United Nations says it documented the deaths of four protesters from gunfire, as well as house-to-house searching of protesters.

A member of Taliban security forces stands among crowds of people walking past in a street in Kabul, Afghanistan on September 4, 2021.
A member of Taliban security forces stands among crowds of people walking past in a street in Kabul, Afghanistan on September 4, 2021. (Reuters)

The UN rights office has said that the Taliban response to peaceful marches in Afghanistan has been increasingly violent, with authorities using live ammunition, batons and whips and causing the deaths of at least four protesters.

Protests and demonstrations, some led by women, pose a challenge to the new Taliban government as it seeks to consolidate control after seizing the capital Kabul nearly a month ago.

"We have seen a reaction from the Taliban which has unfortunately been severe," Ravina Shamdasani, UN rights spokesperson, told a briefing in Geneva on Friday, saying the United Nations had documented four protester deaths from gunfire.

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She said that some or all may have resulted from efforts to disperse protesters with firing.

She added that the United Nations had also received reports of house-to-house searches for those who participated in the protests. 

Journalists covering the protests have also been intimidated.

"In one case, one journalist was reported to have been told, as he was being kicked in the head, 'You are lucky you haven't been beheaded'," Shamdasani said. 

"Really, there has been lots of intimidation of journalists simply trying to do their job."

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On Wednesday, two Afghan journalists were beaten in police custody after covering a protest by women in Kabul where they were detained by the Taliban, their editor said.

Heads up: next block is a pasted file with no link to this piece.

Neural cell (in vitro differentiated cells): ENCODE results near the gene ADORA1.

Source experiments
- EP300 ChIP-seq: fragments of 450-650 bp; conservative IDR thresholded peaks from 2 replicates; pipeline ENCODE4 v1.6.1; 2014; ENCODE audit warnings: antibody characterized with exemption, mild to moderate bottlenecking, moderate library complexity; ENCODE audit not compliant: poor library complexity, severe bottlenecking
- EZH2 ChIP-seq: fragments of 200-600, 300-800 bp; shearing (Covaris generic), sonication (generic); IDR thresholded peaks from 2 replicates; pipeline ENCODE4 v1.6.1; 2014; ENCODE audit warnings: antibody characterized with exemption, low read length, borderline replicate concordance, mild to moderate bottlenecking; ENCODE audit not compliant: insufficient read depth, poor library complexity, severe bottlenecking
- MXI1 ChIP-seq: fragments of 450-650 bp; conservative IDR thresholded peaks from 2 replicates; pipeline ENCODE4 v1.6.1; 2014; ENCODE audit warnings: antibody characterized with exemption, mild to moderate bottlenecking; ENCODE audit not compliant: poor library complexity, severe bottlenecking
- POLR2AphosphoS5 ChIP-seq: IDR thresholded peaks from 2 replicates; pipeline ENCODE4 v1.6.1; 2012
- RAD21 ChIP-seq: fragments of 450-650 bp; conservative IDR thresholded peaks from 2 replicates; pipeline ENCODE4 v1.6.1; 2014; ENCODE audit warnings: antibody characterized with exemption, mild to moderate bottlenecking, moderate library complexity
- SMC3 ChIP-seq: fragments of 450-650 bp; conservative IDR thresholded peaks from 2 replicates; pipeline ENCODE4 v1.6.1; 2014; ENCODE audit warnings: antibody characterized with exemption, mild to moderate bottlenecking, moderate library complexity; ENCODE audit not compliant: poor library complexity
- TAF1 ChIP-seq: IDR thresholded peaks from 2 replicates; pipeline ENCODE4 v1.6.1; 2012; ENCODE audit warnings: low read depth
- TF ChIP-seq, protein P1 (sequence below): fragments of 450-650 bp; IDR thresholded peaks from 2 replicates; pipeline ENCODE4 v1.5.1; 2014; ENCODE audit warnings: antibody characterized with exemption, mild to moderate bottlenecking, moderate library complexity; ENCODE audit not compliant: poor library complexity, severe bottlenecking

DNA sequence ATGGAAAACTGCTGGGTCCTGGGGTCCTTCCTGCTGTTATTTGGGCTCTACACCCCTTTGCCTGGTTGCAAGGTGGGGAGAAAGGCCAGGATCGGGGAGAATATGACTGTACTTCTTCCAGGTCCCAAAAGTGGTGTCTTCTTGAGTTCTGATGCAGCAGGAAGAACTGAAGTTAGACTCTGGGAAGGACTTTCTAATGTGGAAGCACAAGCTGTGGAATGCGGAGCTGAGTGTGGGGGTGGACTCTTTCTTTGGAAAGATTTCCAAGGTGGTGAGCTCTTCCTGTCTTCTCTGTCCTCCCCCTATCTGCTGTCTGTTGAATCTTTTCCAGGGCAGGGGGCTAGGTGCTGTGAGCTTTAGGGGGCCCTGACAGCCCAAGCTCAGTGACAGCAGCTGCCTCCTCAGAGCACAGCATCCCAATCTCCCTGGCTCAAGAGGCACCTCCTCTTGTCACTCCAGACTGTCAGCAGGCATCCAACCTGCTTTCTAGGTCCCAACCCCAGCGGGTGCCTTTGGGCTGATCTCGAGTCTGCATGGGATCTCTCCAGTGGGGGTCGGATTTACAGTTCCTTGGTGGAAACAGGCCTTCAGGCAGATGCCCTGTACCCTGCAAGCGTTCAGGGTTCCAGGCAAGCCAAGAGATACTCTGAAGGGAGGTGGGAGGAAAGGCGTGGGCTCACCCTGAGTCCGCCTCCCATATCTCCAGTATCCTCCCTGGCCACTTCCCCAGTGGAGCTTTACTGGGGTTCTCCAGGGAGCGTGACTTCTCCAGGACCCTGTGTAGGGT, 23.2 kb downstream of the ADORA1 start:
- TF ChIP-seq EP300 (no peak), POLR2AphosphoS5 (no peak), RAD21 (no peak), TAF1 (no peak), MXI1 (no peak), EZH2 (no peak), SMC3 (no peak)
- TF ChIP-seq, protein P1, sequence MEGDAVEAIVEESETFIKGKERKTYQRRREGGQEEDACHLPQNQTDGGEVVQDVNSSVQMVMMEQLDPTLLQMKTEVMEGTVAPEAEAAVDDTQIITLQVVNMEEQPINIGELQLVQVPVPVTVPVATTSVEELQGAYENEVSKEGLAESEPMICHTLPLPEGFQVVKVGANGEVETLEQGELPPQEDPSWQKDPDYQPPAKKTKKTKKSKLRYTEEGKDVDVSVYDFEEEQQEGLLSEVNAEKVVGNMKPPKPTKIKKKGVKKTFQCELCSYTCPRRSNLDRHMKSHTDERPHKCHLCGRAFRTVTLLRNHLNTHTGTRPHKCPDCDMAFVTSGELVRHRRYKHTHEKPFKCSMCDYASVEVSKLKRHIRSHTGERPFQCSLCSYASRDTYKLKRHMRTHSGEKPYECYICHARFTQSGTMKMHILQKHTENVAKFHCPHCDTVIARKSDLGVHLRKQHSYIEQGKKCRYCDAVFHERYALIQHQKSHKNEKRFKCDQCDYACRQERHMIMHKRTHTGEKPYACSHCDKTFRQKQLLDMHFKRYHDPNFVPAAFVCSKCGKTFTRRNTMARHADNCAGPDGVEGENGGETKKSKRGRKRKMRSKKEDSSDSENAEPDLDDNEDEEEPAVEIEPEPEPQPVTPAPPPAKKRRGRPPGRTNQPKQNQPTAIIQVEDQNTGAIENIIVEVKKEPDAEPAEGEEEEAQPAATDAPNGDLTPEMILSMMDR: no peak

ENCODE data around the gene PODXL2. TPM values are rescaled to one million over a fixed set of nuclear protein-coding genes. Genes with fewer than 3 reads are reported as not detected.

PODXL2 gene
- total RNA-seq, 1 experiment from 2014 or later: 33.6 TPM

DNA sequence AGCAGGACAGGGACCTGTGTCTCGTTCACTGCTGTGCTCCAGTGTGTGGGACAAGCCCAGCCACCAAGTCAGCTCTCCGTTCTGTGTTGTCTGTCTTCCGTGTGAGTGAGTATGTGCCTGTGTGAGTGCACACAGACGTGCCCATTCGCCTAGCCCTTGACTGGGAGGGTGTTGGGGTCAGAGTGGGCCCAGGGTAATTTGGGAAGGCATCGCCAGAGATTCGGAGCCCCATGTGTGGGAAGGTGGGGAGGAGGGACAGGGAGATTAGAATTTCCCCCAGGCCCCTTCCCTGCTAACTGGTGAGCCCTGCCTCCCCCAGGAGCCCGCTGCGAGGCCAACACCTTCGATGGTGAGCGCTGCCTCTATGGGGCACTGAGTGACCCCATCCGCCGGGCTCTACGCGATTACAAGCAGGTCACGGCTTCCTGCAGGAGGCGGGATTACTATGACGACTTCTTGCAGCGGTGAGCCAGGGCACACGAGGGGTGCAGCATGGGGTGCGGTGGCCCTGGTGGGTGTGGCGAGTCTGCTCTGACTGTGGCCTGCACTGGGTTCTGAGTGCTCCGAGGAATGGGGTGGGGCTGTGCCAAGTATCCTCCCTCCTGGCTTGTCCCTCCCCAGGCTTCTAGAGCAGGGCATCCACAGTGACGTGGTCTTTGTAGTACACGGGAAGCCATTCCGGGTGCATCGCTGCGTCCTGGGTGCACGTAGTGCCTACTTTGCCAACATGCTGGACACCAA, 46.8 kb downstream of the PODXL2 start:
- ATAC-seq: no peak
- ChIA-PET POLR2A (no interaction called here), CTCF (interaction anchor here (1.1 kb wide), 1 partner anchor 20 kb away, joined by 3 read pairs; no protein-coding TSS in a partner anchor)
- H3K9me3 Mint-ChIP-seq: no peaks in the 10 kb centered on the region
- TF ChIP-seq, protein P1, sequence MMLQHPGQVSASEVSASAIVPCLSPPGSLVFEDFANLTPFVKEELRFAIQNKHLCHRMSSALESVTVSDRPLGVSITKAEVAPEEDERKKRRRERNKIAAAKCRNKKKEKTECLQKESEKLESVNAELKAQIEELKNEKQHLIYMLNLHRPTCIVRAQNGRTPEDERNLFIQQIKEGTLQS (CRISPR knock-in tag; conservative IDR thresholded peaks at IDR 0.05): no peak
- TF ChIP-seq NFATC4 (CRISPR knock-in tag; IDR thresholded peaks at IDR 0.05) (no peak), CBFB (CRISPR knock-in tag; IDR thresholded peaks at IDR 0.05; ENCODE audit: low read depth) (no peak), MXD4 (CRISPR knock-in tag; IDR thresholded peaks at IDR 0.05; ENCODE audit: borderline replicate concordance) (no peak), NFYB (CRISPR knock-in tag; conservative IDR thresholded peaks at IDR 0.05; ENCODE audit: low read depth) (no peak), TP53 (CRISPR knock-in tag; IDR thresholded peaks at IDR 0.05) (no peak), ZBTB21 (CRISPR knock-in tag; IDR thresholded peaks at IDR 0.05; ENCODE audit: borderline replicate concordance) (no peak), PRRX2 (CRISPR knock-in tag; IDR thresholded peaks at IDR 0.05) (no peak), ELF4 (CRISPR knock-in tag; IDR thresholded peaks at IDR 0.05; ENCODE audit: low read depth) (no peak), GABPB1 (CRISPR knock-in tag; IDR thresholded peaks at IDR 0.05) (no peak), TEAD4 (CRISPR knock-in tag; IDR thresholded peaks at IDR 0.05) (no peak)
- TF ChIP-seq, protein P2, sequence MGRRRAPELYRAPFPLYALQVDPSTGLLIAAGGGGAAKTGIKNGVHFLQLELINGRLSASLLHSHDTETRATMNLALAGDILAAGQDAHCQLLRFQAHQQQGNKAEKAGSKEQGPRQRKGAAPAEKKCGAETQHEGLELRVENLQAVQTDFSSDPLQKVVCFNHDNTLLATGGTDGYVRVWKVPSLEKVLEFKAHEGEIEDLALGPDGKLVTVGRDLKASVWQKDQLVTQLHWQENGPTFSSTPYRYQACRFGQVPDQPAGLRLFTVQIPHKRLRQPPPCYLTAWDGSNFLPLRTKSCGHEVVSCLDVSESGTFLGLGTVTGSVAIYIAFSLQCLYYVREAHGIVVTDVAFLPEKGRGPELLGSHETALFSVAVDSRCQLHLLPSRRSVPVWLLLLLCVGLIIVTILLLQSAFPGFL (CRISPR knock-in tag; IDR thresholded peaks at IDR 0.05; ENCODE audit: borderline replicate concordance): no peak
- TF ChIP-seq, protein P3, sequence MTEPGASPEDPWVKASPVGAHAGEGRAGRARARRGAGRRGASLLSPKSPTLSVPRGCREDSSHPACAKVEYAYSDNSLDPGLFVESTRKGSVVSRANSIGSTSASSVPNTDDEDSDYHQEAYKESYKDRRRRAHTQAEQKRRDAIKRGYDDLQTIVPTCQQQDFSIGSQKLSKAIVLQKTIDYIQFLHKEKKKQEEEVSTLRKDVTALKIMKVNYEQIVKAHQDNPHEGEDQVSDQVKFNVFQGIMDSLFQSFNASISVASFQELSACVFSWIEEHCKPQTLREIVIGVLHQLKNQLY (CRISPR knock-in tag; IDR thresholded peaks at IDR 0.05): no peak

Zaki Daryabi, founder and editor-in-chief of the Etilaat Roz newspaper, shared images on social media of two male reporters, one with large, red welts across his lower back and legs and the other with similar marks on his shoulder and arm.

Both men's faces were also bruised and cut in the pictures, which were verified by Reuters.

When asked about the incident, an acting Taliban minister, who was named in his post when the new government was announced on Tuesday, said that any attack on journalists would be investigated. He declined to be identified.

Daryabi said the beatings sent a chilling message to the media in Afghanistan, where an independent press, much of it funded by Western donors, has flourished in the last 20 years.

"Five colleagues were kept in a detention centre for more than 4 hours, and during these four hours two of our colleagues were beaten and tortured brutally," he told Reuters on Thursday.

The Taliban, who swept into the capital Kabul on August 15 and now rule Afghanistan again after fighting a 20-year insurgency against foreign and Afghan forces, have vowed to allow the media to operate and respect people's human rights.

But incidents of abuse since they came to power have raised doubts among some Afghans.

Taqi Daryabi, one of the two Etilaat Roz journalists, said seven or eight people beat them for about 10 minutes.

"They would raise sticks and beat us with all of their strength. After they beat us, they saw that we had passed out. They took us to lock us up in a cell with a few others," he said. Reuters could not independently verify his account.

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Source: Reuters